TABLE 1
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Table 1. M-PAC variables as predictors of the intention-physical activity behavior gap using observational designs.

Conclusion and Future Directions

The gap between the decision to engage in PA and subsequent behavioral enactment is considerable for many. M-PAC is a theoretical framework created to promote greater success in translating positive intentions into behavior; and this primer paper overviewed the main conceptions of the approach and its core constructs. While M-PAC may be a helpful approach to use for the promotion of some PAs, there are certainly areas for future research and development. For example, distinctions between maintenance and initiation in M-PAC is denoted as a dynamic between the growing predictive capabilities of reflexive constructs that partially supplant regulatory and reflective processes, yet this has seen scant attention. Future research employing dynamic models with intensive longitudinal data (Ruissen et al., 2021) is required to explore this tenet. In terms of experimental validation, the constructs within M-PAC are also at different levels of validity testing. Overall, there is preliminary evidence that M-PAC constructs are changeable and that these changes may result in subsequent PA change, but there is limited evidence about the relative effectiveness of targeting each of the reflective, regulatory, and reflexive layers and the precision of the behavior change techniques to accomplish this aim. There is also limited evidence on how to implement M-PAC interventions in different forms (e.g., mobile health, inter-personal, just-in-time interventions), and at different scales (clinical, group, population). Further, while many of the constructs in M-PAC have a large evidence base from parent domains of health and social psychology, the relationship between perceived capability and opportunity, and identity and habit need considerably more research attention. Indeed, the domain of reflexive processes in PA is still within its infancy with many different directions that are promising to create a more complex and informative understanding of PA (Rebar et al., 2016; Chevance et al., 2019; Stevens et al., 2020) that will need consideration in future variations of the M-PAC schematic.

Author Contributions

The author confirms being the sole contributor of this work and has approved it for publication.

Conflict of Interest

The author declares that the research was conducted in the absence of any commercial or financial relationships that could be construed as a potential conflict of interest.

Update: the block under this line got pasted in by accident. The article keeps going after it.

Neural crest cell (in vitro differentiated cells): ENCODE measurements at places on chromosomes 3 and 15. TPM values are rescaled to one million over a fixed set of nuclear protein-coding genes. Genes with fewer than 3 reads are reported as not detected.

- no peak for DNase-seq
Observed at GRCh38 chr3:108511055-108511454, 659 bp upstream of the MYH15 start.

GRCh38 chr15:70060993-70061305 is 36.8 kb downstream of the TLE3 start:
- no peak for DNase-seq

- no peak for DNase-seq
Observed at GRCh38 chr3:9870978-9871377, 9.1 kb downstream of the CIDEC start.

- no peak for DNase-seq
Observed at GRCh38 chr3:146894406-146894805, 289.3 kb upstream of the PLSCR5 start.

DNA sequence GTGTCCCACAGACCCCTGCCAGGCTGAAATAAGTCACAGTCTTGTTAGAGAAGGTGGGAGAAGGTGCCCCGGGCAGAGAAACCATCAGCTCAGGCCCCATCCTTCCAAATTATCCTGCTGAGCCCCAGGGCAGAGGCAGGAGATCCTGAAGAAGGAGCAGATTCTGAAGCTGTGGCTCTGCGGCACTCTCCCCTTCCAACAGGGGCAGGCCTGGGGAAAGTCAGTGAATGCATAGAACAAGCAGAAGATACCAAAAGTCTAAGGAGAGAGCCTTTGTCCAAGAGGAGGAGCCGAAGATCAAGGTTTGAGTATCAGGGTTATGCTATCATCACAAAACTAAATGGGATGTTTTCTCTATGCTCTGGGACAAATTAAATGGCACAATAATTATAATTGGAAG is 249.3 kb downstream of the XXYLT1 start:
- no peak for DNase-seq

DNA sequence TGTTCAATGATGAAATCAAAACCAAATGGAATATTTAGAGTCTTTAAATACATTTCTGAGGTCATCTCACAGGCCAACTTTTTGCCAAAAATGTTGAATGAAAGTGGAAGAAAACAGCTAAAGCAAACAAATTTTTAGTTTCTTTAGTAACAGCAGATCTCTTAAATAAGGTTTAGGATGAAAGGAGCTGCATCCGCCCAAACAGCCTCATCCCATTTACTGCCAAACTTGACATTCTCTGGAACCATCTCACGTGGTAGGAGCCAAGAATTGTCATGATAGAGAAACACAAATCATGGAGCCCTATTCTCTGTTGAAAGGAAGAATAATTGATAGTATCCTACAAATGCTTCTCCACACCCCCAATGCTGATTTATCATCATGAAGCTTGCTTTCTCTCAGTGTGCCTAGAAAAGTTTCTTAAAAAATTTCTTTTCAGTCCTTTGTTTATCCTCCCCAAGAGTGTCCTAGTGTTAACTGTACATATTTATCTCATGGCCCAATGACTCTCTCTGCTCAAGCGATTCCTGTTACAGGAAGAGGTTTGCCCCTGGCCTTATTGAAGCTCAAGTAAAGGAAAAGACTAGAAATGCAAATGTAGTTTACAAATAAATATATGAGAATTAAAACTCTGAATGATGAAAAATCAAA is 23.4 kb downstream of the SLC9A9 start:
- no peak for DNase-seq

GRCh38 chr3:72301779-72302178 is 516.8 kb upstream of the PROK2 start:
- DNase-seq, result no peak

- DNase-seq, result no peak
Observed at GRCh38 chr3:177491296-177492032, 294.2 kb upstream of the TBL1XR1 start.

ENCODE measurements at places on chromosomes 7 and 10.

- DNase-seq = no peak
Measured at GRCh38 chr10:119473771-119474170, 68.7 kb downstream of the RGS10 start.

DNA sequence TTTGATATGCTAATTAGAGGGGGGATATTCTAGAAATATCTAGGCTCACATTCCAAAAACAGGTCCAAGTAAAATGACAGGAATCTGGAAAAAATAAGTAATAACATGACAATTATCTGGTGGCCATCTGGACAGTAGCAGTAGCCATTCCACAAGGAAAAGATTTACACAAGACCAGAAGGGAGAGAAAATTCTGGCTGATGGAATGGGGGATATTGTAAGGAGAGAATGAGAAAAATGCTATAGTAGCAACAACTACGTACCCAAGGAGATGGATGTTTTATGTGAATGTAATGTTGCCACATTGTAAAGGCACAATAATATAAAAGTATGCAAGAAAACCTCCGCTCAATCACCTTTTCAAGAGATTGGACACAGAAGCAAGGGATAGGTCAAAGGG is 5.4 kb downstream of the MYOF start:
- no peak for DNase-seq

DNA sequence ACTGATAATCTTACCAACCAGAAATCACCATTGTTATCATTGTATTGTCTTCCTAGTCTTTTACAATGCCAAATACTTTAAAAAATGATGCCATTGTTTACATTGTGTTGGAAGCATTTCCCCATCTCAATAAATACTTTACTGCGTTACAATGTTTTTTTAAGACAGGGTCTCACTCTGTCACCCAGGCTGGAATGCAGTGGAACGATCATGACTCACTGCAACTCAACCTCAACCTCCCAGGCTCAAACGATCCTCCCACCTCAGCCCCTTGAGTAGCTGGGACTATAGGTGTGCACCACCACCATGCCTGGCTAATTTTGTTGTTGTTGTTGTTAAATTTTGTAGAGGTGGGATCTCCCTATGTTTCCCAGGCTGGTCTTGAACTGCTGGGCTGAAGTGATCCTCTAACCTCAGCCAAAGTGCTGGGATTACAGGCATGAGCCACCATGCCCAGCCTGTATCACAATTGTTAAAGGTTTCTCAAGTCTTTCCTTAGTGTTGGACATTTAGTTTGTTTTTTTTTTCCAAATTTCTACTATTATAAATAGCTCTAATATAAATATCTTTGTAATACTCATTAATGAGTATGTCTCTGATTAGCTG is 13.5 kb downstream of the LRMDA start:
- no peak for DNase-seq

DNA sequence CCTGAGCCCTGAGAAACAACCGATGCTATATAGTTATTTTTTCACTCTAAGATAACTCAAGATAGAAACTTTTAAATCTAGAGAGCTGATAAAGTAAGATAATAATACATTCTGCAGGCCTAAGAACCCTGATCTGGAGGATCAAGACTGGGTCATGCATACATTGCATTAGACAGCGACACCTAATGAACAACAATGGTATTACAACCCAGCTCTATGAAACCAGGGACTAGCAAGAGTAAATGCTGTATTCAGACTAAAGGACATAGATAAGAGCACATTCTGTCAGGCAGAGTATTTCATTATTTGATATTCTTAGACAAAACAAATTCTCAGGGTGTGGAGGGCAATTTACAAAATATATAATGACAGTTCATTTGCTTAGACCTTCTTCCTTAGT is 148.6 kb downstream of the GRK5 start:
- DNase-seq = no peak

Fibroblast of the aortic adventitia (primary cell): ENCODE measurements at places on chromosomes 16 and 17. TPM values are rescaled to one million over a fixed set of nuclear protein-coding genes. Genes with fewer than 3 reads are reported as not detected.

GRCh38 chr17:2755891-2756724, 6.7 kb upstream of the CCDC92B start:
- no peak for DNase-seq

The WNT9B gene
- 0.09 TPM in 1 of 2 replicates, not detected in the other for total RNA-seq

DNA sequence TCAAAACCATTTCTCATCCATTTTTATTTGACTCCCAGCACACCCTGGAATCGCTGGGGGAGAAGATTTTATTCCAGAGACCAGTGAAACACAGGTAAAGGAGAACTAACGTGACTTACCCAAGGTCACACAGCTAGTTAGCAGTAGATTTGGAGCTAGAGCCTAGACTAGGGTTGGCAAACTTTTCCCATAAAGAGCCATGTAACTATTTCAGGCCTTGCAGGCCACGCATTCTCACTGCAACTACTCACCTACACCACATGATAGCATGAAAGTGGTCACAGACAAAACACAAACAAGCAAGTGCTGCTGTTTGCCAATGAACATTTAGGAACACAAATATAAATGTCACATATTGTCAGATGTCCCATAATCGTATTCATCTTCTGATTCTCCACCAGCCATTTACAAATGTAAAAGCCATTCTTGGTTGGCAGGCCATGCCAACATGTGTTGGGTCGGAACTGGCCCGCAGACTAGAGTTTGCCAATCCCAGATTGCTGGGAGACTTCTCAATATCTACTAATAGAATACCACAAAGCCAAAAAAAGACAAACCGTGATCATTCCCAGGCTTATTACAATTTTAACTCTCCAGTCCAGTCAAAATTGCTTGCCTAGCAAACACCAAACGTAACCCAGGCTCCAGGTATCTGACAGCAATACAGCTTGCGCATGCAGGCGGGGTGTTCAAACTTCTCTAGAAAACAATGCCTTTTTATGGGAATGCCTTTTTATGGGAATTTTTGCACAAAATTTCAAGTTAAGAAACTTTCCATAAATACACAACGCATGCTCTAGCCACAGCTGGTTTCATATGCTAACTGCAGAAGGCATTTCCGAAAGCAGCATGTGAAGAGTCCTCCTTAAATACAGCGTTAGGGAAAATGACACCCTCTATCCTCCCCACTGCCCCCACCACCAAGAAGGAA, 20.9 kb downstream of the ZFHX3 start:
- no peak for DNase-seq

The handling editor declared a past collaboration with the author.

Publisher’s Note

All claims expressed in this article are solely those of the authors and do not necessarily represent those of their affiliated organizations, or those of the publisher, the editors and the reviewers. Any product that may be evaluated in this article, or claim that may be made by its manufacturer, is not guaranteed or endorsed by the publisher.

Supplementary Material

The Supplementary Material for this article can be found online at: https://www.frontiersin.org/articles/10.3389/fpsyg.2021.797484/full#supplementary-material

Acknowledgments

Thanks to Henry La for his assistance on the graphics and design of Figure 1.

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Keywords: exercise, attitude, intention-behavior gap, habit (automatism), identity, perceived behavioral control

Citation: Rhodes RE (2021) Multi-Process Action Control in Physical Activity: A Primer. Front. Psychol. 12:797484. doi: 10.3389/fpsyg.2021.797484

Received: 18 October 2021; Accepted: 04 November 2021;
Published: 15 December 2021.

Edited by:

Cleoputri Yusainy, University of Brawijaya, Indonesia

Reviewed by:

Casey Peter Mainsbridge, University of Tasmania, Australia

Copyright © 2021 Rhodes. This is an open-access article distributed under the terms of the Creative Commons Attribution License (CC BY). The use, distribution or reproduction in other forums is permitted, provided the original author(s) and the copyright owner(s) are credited and that the original publication in this journal is cited, in accordance with accepted academic practice. No use, distribution or reproduction is permitted which does not comply with these terms.

*Correspondence: Ryan E. Rhodes, rhodes@uvic.ca, orcid.org/0000-0003-0940-9040